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Why use brown for your logo?

Brown may not be the first color that comes to mind when you think of your logo. However, it is a color with a lot of potential and varies in meaning. In addition, there are only a few companies or sports teams that use brown in their logo. Maybe it’s a way to stand out!

But what exactly does brown represent? According to our page on the meaning of colors, brown is a color that is strongly associated with nature and certain foods. Several natural elements are brown: earth, leather, wood, etc. Therefore, brown often represents stability and strength. And let’s not forget that brown is also the color of chocolate and coffee. Many companies in these fields use this shade for their logo. Also, many animals have a brown coat (cat, bear, kangaroo). Finally, brown can give a high-end or timeless touch when needed.

Some tips on using brown when creating your logo

But how to use brown when creating your logo? For starters, brown is a warm-dominated tertiary color. If your logo has a bright color as its main color, consider adding a touch of brown to balance it all out. On the contrary, if your logo mainly uses brown, it might be worth using a more vibrant color to attract attention.

It should also be noted that brown harmonizes well with other warm colors such as red or yellow. There are many different shades of brown (mahogany, sepia, terracotta) that you can use to create your logo. If necessary, you can very well use white or black depending on the desired effect. Despite what some might think, brown is not a bland or boring color!

The best brown logos in our opinion

There are a few companies that have chosen brown for their logo. Let’s see which ones we find the most successful.


A&W is a restaurant chain in North America best known for their root beer. Despite what you might think, A&W has not always used the combination of brown and orange for their logo. In the past, the company mainly went for a red and black combination for their brand image. Brown made a comeback in the 2000s, probably to highlight the importance of the root beer offered in restaurants. Also, few restaurants use brown for their logo, so it was a way to stand out from the competition.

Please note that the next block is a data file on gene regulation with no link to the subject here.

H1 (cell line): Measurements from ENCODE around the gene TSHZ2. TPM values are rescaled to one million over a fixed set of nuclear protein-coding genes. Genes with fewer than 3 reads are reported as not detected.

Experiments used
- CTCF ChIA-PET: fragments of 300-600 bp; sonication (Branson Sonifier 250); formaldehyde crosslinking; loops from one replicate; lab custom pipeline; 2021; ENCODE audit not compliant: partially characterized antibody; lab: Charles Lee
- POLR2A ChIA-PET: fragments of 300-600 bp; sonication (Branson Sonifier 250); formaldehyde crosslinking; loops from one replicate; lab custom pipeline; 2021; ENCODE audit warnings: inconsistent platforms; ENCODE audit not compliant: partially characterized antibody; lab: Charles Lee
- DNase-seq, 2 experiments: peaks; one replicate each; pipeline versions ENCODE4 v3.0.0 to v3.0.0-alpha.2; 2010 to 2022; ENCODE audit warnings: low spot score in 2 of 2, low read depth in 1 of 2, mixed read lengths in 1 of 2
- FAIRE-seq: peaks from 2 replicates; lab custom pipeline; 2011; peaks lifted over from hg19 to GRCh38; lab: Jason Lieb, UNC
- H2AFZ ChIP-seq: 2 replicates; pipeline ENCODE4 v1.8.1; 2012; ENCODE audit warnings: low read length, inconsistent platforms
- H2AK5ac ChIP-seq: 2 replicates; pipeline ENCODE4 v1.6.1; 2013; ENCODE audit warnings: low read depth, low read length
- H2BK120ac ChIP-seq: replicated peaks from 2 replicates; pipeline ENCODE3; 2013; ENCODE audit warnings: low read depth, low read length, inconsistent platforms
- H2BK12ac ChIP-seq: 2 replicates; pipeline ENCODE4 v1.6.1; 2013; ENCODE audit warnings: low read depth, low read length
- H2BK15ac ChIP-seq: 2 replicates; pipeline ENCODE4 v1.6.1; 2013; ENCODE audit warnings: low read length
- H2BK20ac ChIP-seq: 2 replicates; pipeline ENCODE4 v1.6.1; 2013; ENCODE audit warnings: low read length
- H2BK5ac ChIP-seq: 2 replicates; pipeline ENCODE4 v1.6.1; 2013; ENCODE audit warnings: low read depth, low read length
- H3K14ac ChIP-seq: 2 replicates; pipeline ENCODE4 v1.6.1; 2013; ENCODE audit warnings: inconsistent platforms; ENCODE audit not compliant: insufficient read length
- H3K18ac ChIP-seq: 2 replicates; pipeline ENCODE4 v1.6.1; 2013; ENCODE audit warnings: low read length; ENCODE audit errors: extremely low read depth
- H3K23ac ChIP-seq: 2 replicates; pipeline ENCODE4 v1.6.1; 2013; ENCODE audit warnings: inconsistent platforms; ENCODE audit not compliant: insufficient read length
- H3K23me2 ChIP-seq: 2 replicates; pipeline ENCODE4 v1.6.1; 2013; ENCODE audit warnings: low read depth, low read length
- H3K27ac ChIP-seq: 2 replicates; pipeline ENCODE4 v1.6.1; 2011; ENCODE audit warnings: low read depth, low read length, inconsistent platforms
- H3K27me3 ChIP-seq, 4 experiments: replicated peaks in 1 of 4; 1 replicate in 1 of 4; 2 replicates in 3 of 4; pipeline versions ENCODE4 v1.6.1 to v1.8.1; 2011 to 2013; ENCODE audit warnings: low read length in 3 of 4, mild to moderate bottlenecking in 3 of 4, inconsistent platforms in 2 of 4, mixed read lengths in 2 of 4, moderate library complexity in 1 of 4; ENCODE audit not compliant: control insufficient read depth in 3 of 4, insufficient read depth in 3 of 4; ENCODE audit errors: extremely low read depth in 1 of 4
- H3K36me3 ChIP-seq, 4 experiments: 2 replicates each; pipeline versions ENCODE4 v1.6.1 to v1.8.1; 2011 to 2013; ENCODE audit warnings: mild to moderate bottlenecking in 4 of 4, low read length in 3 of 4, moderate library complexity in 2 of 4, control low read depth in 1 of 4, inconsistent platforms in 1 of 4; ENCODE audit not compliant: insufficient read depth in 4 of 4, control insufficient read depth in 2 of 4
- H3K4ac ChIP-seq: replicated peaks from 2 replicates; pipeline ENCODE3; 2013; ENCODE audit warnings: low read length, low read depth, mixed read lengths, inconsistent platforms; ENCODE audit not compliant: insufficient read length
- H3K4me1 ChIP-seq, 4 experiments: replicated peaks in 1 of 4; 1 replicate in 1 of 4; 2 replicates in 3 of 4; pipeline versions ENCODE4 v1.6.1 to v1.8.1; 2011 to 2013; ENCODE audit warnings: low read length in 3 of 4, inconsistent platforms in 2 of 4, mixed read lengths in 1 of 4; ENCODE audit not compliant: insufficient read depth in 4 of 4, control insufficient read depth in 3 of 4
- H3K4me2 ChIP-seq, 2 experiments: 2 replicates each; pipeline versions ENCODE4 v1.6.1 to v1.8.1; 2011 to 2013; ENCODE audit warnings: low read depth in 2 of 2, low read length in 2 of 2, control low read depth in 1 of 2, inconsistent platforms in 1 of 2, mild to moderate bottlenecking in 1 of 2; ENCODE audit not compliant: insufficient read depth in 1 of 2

Hershey’s is an American chocolate company and has been around since1894. Brown, easily associated with chocolate, has always been part of the company’s brand image, even today. The Hershey’s logo is relatively simple: it is a signature logo, a type of logo consisting only of the company’s name. The background is brown, while the letters are gray and a sans-serif font. It is certainly a color combination hardly used in the world of corporate logos.

When you think of a company that uses brown as the main color for their brand, UPS may come to mind. UPS or United Parcel Service is an American delivery company. Brown is used on their logo, trucks and employee uniforms. The company has always used this color and a badge logo, although initially their symbol was an eagle. As we said above, brown is a color often associated with stability, but also reliability, which is an important feature for delivery companies.

Cleveland Browns

There are very few sports teams that use brown for their logo. It is important to mention  that several sports teams have used brown in the past. A sports team that currently uses brown is the Cleveland Browns. They use three colors for their uniform and helmet: white, orange and a very dark brown. Since their name simply means their color, it is unlikely that they would make any significant changes to their brand image.

In conclusion, why not use brown when creating your logo? It is not often used and can most certainly show that you are reliable. And since there are many different shades of brown, you will undoubtedly find one that will meet your needs and that will go well with the other colors of your brand. By the way, did you know that the first Starbucks logo was brown and not green?

Do you want to know the meaning of other colors? Check out our tips for creating an orange logo.

This content was originally published here.

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